Locked-out workers and supporters converge on Minnesota town

CHASKA, Minn. – Locked out workers and their supporters from all over the Midwest were on the move yesterday.

The workers  locked out from American Crystal Sugar’s plant in Mason City, Iowa, traveled north to join the Journey for Justice entourage as it pulled into this Twin Cities suburb.

The rally they held here and a picket line brought together in one big crowd locked-out workers form five Crystal Sugar plants –  Mason City, and four Minnesota plants: Chaska, Moorhead, Hillsboro and Drayton – as well as locked-out workers from Cooper Tire in Findlay, Ohio.

Later in the day the Steelworkers announced a tentative agreement had been reached with Cooper Tire to end that lockout. The agreement will be outlined for 1,000 members Saturday and they will vote on it in Findlay on Monday.

Michael Moore, press director for the Journey for Justice, told the People’s World today that the Cooper Tire workers would continue on the 1,000-mile Journey for Justice in solidarity with the locked-out American Crystal Sugar workers.

He said that while the locked-out Cooper Tire workers “haven’t yet broken out the bottles of champagne, they are guardedly optimistic.” Cooper Tire workers had rejected the last contract offer in November. Terms of the new agreement won’t be disclosed by the union until members have had their chance to see those terms.

Before rallying and throwing up a picket line here the eight Journey for Justice riders entered CoBank, the primary lender for Crystal Sugar.

They delivered a letter telling the institution’s officers that CoBank is incurring increased risk by doing business with Crystal Sugar during the lockout. The letter explained that it is costing the company more money to transport scabs in and out of the facility, in addition to having to feed and house them. The scabs, the letter points out, are also less productive than Crystal Sugar’s union workers.

Workers note that the proof is in American Crystal’s profits which, according to the letter, fell 39 percent in the first quarter after the lockout began August 1.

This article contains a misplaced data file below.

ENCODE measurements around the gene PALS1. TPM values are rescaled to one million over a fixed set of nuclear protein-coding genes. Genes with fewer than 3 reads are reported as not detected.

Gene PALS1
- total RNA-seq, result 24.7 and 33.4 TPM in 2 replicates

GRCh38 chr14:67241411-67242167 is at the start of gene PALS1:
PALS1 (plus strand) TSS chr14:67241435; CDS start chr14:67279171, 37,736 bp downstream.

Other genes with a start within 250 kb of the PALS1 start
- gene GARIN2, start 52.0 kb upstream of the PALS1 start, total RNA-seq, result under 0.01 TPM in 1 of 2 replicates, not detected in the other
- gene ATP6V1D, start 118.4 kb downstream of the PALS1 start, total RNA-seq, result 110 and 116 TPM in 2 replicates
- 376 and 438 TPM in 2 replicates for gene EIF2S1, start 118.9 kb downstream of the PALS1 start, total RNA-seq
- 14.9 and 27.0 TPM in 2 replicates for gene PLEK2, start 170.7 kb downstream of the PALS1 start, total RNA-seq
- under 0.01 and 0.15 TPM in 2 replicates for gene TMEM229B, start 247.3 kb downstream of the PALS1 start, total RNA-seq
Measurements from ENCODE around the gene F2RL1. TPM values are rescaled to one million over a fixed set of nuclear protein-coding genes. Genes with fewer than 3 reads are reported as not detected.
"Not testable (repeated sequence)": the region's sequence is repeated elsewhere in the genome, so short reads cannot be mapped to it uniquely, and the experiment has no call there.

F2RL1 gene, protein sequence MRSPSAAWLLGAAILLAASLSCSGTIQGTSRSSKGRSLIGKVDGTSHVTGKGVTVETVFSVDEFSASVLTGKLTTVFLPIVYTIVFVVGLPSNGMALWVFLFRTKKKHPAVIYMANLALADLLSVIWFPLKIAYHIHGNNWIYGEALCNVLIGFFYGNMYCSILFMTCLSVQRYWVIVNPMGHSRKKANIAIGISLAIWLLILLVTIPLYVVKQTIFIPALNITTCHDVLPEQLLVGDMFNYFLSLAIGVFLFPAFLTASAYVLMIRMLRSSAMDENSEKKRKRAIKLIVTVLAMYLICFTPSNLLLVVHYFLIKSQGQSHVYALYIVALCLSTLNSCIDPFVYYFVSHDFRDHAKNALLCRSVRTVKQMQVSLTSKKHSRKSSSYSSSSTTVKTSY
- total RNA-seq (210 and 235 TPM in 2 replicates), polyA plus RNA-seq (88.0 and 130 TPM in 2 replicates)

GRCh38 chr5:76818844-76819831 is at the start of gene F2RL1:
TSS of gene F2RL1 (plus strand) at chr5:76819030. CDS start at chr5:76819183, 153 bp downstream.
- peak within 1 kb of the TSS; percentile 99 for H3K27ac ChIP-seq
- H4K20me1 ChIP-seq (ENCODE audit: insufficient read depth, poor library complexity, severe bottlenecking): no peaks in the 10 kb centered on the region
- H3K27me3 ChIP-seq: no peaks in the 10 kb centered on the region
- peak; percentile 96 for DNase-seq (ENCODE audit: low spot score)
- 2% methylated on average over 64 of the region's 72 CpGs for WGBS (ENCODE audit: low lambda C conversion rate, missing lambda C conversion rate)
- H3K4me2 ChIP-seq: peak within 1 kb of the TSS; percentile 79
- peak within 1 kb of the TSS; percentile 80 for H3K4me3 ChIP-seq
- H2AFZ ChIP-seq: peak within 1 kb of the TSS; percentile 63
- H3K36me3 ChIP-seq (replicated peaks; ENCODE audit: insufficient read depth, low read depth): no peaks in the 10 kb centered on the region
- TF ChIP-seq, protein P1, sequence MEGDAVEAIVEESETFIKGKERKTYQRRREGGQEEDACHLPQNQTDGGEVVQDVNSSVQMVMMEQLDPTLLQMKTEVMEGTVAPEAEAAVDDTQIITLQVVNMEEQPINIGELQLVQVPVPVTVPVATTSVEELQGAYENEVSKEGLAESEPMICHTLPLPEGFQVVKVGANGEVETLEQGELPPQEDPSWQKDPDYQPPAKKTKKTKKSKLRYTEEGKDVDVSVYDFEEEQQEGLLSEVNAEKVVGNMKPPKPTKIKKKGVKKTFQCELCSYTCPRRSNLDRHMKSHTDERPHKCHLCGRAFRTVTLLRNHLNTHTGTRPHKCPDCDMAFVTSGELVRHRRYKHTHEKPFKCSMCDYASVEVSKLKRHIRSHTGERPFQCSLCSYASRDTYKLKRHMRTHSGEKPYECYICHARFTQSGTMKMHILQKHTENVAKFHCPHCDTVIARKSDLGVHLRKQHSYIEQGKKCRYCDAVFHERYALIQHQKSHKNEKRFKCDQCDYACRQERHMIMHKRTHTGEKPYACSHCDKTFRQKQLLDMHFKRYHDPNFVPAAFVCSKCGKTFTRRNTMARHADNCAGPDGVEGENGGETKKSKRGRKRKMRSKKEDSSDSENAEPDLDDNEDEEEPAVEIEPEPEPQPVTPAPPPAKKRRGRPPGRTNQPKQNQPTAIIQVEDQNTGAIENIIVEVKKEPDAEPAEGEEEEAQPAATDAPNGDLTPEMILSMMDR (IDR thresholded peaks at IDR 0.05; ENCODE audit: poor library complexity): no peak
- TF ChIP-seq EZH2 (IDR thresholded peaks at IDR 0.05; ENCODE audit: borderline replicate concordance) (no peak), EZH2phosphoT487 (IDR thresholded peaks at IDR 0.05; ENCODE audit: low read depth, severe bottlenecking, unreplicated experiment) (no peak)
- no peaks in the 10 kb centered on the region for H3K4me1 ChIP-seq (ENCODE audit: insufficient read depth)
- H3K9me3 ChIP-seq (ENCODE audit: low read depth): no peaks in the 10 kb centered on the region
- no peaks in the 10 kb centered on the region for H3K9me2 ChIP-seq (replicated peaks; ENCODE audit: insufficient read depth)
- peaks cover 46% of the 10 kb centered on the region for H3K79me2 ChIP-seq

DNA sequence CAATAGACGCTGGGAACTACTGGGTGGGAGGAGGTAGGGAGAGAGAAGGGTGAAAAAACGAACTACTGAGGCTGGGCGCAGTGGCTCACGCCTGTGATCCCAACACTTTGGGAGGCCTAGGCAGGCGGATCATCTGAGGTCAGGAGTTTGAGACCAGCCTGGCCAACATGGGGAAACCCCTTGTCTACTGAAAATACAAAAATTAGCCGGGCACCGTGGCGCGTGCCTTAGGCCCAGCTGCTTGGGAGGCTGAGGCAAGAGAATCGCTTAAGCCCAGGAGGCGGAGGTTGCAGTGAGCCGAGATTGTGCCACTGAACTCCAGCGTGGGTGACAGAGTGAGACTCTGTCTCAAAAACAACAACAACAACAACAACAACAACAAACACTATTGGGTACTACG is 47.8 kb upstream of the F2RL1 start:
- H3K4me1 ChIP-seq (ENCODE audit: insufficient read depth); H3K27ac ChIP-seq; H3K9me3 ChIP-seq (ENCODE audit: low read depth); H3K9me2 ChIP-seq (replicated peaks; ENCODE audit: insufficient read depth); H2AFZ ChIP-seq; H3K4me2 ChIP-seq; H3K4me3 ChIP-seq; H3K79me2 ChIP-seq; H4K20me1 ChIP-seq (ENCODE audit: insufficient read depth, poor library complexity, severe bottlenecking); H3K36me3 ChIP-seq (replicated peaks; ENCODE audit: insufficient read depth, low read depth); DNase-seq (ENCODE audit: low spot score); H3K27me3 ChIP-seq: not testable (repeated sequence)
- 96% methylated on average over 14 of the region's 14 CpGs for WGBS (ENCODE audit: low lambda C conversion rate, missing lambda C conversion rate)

A representative of the bank accepted the letter, promising to get it to the bank’s executives.

The eight locked-out workers gave CoBank 24 hours to respond to the letter or be faced with a demonstration outside its corporate headquarters later today.

Robert Greer, one of the eight making the 1,000-mile Journey for Justice through six states,  was locked out from Cooper Tire after working for the company as an electrician for 22 years. Greer, the Rapid Response Political Action Coordinator for Steelworkers Local 207L, which represents Cooper workers,  says companies have what they consider good reasons for paying the high costs of lockouts.

“You have lockouts going on all over for the same reason you have right-to-work-for-less laws being pushed in the states. They want to take advantage of the economic climate and use it to cut pay and benefits and to destroy unions,” Greer said.
Greer said it is important that all workers, union and non-union, see the importance of stopping lockouts and other corporate attacks on collective bargaining rights.

“We’ve lost 58,000 manufacturing plants during this recession,” Greer said. “The attacks on unions have created a situation that in a town like mine jobs now start at $8 or $10 an hour. This hurts everyone, including the people not in unions. You can’t raise a family on the kind of money they are paying. Everyone needs to see this as their fight.”

Photo: Workers from five American Crystal Sugar facilities across the Midwest converge on the plant in Chaska, Minn. Photo courtesy of Bakery Workers union.


John Wojcik
John Wojcik

John Wojcik is Editor-in-Chief of People's World. He joined the staff as Labor Editor in May 2007 after working as a union meat cutter in northern New Jersey. There, he served as a shop steward and a member of a UFCW contract negotiating committee. In the 1970s and '80s, he was a political action reporter for the Daily World, this newspaper's predecessor, and was active in electoral politics in Brooklyn, New York.